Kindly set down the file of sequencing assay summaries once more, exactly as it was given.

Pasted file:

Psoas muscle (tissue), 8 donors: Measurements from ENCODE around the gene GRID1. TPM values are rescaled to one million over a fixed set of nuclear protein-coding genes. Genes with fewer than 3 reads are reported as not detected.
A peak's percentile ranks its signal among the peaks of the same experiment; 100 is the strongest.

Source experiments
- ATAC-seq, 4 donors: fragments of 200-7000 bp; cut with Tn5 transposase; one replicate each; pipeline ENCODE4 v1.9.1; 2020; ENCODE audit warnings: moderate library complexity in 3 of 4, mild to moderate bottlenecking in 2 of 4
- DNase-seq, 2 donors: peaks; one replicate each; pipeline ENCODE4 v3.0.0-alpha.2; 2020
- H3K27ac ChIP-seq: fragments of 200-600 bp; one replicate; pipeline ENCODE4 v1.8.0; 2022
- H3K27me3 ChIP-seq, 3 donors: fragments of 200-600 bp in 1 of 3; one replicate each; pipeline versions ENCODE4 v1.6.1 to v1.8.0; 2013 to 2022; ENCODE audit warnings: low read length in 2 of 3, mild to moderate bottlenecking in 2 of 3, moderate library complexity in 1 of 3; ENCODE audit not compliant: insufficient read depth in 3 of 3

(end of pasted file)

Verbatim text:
Psoas muscle (tissue), 8 donors: Measurements from ENCODE around the gene GRID1. TPM values are rescaled to one million over a fixed set of nuclear protein-coding genes. Genes with fewer than 3 reads are reported as not detected.
A peak's percentile ranks its signal among the peaks of the same experiment; 100 is the strongest.

Source experiments
- ATAC-seq, 4 donors: fragments of 200-7000 bp; cut with Tn5 transposase; one replicate each; pipeline ENCODE4 v1.9.1; 2020; ENCODE audit warnings: moderate library complexity in 3 of 4, mild to moderate bottlenecking in 2 of 4
- DNase-seq, 2 donors: peaks; one replicate each; pipeline ENCODE4 v3.0.0-alpha.2; 2020
- H3K27ac ChIP-seq: fragments of 200-600 bp; one replicate; pipeline ENCODE4 v1.8.0; 2022
- H3K27me3 ChIP-seq, 3 donors: fragments of 200-600 bp in 1 of 3; one replicate each; pipeline versions ENCODE4 v1.6.1 to v1.8.0; 2013 to 2022; ENCODE audit warnings: low read length in 2 of 3, mild to moderate bottlenecking in 2 of 3, moderate library complexity in 1 of 3; ENCODE audit not compliant: insufficient read depth in 3 of 3